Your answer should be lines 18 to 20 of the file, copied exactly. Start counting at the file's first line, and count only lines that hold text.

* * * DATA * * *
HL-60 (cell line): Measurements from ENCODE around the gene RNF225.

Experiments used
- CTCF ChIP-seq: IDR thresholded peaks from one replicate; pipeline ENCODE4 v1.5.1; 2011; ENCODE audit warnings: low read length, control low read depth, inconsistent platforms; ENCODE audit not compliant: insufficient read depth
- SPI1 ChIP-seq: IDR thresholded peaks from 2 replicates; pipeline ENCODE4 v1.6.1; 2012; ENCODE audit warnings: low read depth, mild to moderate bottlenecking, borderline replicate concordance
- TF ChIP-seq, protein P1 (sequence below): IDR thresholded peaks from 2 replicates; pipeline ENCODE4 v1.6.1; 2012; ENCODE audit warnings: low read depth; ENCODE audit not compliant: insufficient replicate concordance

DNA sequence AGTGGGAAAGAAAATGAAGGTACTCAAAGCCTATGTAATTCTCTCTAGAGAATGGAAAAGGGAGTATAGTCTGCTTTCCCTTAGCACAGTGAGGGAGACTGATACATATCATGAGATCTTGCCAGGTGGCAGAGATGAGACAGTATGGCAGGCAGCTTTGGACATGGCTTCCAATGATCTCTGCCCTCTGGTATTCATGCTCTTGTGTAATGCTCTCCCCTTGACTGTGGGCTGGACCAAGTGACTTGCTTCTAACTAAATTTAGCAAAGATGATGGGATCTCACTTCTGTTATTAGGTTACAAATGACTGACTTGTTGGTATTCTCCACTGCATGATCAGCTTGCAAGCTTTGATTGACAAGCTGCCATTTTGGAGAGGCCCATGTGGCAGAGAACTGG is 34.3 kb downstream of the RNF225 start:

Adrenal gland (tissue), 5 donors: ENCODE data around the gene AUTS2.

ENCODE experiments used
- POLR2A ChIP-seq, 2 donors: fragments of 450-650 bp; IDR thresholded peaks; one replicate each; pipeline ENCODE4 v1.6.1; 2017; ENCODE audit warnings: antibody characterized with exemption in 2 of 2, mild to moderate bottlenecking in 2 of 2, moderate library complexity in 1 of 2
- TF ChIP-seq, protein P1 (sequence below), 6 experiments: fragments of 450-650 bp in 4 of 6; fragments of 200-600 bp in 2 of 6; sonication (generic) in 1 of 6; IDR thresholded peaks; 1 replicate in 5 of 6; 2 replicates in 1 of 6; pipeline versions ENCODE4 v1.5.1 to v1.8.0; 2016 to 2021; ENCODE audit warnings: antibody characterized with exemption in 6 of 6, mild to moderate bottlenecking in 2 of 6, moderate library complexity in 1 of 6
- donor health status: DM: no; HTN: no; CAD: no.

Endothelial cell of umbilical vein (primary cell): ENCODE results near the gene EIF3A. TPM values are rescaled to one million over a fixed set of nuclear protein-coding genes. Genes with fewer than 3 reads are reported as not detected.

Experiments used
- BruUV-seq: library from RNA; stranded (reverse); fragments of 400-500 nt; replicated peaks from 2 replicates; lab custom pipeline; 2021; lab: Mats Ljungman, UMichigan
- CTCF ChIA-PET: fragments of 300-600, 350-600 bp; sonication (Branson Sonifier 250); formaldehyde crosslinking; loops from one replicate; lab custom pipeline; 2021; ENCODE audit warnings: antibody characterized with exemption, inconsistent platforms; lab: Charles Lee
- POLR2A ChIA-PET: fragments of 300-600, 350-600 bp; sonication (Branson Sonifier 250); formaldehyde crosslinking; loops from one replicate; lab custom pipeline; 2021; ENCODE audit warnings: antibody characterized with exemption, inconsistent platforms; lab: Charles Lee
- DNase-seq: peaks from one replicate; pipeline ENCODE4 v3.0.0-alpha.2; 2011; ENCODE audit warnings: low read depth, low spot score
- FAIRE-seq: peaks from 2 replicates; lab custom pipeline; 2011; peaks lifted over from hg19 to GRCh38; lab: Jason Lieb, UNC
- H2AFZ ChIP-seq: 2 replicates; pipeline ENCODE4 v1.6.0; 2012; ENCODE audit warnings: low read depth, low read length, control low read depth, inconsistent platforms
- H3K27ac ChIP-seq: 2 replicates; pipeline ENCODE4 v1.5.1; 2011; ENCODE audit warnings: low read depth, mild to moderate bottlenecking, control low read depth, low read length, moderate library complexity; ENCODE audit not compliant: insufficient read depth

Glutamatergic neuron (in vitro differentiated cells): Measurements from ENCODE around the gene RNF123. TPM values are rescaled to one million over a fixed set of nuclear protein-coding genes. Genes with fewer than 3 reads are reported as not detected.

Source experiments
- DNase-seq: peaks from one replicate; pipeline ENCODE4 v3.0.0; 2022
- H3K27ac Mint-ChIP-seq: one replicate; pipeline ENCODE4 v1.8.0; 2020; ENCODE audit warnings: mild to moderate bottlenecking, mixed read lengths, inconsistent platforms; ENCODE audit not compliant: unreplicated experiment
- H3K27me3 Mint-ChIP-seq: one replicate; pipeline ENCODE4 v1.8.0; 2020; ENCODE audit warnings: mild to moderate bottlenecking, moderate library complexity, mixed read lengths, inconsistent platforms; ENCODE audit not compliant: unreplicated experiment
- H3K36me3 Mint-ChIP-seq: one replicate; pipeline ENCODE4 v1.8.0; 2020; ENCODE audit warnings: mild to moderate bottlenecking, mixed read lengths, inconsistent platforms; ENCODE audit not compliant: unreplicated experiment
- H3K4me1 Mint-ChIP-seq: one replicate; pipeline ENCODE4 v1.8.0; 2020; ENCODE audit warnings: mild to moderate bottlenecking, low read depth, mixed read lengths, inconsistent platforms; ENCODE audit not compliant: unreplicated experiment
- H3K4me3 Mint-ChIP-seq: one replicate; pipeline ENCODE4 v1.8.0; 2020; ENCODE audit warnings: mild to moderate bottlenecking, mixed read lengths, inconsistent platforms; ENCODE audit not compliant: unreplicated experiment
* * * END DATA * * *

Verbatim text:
- FAIRE-seq: peaks from 2 replicates; lab custom pipeline; 2011; peaks lifted over from hg19 to GRCh38; lab: Jason Lieb, UNC
- H2AFZ ChIP-seq: 2 replicates; pipeline ENCODE4 v1.6.0; 2012; ENCODE audit warnings: low read depth, low read length, control low read depth, inconsistent platforms
- H3K27ac ChIP-seq: 2 replicates; pipeline ENCODE4 v1.5.1; 2011; ENCODE audit warnings: low read depth, mild to moderate bottlenecking, control low read depth, low read length, moderate library complexity; ENCODE audit not compliant: insufficient read depth